Valuing Black Life, Histories and Futures: Perspectives from Temerty Medicine
Black History Month has been formally recognized and celebrated in Canada for almost three decades. But well before this, Black community members celebrated and sustained Black identity, despite racial injustices and systemic barriers.
Today, this ability to celebrate and sustain — along with ongoing resistance and protest against structural issues of anti-Black racism — inspires communities locally and globally. As we discuss anti-Black racism in our own institutions, the question arises: Outside Black History Month, how does one value Black life, histories and futures?
We asked Black learners, staff and faculty across Temerty Medicine to answer this question. Their reflections touch on literature, family, community involvement and much more, reminding us all to appreciate Black culture all year long — with creativity and intent.
MScOT Candidate, Occupational Science & Occupational Therapy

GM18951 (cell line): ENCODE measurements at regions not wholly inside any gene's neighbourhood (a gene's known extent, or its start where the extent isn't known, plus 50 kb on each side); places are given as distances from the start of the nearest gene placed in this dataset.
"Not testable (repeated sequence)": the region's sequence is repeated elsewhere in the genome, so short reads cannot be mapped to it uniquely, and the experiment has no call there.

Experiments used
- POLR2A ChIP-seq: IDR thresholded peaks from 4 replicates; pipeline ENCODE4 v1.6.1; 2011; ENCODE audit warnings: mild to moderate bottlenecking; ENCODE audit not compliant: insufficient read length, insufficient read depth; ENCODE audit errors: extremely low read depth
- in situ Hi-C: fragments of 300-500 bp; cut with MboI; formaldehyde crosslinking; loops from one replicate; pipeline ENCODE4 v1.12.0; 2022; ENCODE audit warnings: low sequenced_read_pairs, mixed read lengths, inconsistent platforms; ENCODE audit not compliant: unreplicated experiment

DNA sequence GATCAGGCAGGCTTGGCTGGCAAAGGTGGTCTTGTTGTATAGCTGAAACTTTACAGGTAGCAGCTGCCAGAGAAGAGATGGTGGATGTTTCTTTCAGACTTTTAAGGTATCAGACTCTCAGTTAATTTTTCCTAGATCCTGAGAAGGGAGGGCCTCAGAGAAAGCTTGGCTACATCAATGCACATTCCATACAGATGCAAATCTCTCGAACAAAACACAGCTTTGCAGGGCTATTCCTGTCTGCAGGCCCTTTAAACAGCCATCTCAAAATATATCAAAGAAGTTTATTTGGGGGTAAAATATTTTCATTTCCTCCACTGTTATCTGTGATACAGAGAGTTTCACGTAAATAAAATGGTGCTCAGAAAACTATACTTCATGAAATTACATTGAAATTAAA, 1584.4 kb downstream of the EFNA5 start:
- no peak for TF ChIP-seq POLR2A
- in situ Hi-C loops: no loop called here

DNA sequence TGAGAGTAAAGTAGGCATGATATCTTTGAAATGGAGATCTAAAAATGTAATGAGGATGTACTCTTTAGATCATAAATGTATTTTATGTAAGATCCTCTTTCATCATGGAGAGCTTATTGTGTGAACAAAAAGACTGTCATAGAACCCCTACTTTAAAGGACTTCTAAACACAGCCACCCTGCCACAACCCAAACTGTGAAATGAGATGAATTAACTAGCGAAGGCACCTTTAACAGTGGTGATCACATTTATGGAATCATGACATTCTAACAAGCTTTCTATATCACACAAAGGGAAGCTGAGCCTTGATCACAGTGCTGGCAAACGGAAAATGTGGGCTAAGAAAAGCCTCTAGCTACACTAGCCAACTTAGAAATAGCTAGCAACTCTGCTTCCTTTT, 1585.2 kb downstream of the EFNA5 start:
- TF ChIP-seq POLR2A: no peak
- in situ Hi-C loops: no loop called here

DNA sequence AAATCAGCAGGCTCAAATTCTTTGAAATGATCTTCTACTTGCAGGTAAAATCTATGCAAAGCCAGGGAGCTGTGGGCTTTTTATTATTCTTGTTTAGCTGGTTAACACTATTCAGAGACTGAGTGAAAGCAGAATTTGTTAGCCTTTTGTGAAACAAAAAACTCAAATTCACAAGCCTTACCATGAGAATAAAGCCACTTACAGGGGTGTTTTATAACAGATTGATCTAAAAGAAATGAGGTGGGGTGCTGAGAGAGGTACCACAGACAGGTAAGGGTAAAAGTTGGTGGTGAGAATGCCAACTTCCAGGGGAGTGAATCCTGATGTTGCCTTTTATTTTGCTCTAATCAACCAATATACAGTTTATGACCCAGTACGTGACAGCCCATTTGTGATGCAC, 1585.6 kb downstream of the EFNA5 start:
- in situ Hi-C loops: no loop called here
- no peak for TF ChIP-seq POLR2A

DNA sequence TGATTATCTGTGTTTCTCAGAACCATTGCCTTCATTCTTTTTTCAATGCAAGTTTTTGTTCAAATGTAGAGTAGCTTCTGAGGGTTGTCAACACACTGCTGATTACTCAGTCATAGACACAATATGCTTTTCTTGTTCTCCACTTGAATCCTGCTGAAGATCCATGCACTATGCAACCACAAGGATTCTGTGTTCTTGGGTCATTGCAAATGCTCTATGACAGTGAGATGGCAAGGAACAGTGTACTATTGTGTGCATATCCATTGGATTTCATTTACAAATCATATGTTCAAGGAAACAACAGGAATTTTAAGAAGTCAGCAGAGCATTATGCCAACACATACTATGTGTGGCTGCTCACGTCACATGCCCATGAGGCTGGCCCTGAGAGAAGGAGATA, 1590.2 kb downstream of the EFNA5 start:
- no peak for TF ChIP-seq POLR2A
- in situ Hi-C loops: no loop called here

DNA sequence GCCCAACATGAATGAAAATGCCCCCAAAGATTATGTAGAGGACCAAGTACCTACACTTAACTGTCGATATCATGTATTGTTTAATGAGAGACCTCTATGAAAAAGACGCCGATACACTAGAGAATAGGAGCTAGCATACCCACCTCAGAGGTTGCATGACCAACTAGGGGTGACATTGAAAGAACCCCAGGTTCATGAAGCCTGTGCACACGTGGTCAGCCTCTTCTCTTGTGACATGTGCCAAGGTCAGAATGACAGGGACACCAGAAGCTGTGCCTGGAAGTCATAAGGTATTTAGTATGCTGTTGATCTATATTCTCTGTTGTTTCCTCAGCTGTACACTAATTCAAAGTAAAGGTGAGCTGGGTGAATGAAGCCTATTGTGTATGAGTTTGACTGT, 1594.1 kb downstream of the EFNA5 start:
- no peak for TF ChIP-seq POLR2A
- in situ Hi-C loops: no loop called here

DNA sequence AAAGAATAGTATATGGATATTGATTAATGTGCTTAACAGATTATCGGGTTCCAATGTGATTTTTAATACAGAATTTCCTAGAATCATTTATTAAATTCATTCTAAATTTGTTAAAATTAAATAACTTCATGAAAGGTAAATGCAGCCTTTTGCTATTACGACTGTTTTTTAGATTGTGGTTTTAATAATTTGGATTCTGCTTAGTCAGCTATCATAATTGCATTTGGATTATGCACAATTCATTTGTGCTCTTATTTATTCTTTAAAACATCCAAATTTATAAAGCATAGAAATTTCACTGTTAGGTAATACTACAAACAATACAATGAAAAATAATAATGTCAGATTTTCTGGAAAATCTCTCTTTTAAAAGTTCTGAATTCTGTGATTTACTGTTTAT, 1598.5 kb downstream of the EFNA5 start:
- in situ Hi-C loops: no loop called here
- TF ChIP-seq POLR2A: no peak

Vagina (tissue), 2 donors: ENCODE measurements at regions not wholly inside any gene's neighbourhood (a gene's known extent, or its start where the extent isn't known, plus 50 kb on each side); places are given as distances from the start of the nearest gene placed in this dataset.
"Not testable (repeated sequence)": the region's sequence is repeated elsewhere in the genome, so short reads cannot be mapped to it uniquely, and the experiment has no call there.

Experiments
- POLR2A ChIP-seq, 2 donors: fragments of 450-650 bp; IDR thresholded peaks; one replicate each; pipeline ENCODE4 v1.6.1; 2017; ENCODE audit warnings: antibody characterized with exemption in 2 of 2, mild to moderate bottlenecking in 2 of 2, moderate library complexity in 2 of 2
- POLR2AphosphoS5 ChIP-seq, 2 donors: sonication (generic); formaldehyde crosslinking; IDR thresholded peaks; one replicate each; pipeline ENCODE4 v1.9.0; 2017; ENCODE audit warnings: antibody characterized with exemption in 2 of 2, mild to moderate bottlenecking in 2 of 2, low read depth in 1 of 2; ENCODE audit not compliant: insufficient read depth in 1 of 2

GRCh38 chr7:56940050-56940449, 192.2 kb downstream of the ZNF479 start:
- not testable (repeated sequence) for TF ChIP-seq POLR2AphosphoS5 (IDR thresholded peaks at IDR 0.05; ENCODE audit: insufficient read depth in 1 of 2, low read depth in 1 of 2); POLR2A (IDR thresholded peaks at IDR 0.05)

I enjoy and celebrate Black life, histories, and futures in a number of ways, which begins with recognizing the historical barriers that have affected the Black community. Although historical barriers have had profound impacts that have led to racial marginalization, our society is beginning to recognize systematic and institutionalized discrimination.
Institutions have been responding to institutionalized discrimination by creating financial opportunities for Black students through scholarships and financial aid. For instance, a rehab clinic network provides support within the occupational therapy and physiotherapy professions by providing rehabilitation students an opportunity to apply for scholarships.
I celebrate Black life by engaging in educational activities such as reading articles that address systematic racism. A recent article that I came across suggested approaches to building a community for racialized therapists and students, and the benefits of representation in leadership roles.
Another way I am involved with advancing Black life throughout the year is my affiliation with associations such as the Black Occupational Therapists of Ontario Association (BOTOA), which aims to eliminate racial discrimination within occupational therapy. The association advocates for justice issues that affect Black individuals, to advance health equity within Black communities.